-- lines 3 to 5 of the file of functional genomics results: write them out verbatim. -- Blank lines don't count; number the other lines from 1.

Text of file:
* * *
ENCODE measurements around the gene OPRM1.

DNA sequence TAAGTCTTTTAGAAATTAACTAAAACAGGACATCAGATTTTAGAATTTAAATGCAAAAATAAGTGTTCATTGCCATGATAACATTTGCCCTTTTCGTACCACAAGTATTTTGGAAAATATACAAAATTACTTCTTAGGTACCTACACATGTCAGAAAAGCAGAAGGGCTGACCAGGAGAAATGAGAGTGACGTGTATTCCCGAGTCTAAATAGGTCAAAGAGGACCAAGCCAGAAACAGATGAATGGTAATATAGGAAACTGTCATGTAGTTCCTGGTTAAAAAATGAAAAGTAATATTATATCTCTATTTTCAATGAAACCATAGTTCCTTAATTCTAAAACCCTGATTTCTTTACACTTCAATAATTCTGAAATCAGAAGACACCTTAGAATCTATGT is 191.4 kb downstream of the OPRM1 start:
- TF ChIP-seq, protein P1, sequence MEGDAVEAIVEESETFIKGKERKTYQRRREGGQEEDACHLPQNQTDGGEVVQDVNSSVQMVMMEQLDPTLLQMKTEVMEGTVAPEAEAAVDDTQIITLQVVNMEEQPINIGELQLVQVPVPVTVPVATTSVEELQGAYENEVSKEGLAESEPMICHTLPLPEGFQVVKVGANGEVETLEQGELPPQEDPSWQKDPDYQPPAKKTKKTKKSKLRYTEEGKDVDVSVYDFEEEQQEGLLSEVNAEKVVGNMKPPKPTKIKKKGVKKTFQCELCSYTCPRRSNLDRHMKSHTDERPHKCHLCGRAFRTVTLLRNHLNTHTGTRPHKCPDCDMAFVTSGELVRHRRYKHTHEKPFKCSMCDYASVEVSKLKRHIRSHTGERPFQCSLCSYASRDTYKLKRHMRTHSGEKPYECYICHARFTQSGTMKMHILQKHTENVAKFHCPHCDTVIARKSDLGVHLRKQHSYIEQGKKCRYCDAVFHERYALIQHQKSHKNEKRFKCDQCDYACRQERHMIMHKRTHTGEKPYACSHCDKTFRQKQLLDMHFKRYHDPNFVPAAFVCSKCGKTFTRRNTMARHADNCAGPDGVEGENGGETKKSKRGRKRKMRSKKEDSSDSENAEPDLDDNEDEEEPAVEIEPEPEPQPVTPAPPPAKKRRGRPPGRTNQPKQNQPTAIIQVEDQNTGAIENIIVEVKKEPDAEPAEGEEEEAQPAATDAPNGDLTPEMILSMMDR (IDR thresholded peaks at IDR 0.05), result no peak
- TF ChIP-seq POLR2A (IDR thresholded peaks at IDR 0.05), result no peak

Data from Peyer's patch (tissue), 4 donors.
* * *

- TF ChIP-seq, protein P1, sequence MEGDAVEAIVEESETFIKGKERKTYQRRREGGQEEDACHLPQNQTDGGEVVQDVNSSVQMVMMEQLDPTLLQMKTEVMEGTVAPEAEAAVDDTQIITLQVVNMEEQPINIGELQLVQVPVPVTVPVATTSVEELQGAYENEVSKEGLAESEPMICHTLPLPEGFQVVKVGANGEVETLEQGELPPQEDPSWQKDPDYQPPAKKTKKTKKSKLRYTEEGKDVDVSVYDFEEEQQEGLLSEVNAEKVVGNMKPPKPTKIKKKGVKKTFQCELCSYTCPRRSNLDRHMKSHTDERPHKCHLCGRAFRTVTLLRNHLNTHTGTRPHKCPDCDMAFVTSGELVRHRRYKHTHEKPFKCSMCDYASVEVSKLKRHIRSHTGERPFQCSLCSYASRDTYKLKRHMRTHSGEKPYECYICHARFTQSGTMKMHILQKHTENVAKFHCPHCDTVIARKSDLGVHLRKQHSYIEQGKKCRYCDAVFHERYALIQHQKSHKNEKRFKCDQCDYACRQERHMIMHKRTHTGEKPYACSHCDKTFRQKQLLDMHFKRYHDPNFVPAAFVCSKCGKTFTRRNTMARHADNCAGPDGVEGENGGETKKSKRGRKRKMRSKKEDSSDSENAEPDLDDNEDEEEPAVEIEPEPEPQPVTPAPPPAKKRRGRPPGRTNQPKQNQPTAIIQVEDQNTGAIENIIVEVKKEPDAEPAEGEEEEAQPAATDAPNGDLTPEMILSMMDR (IDR thresholded peaks at IDR 0.05), result no peak
- TF ChIP-seq POLR2A (IDR thresholded peaks at IDR 0.05), result no peak

Data from Peyer's patch (tissue), 4 donors.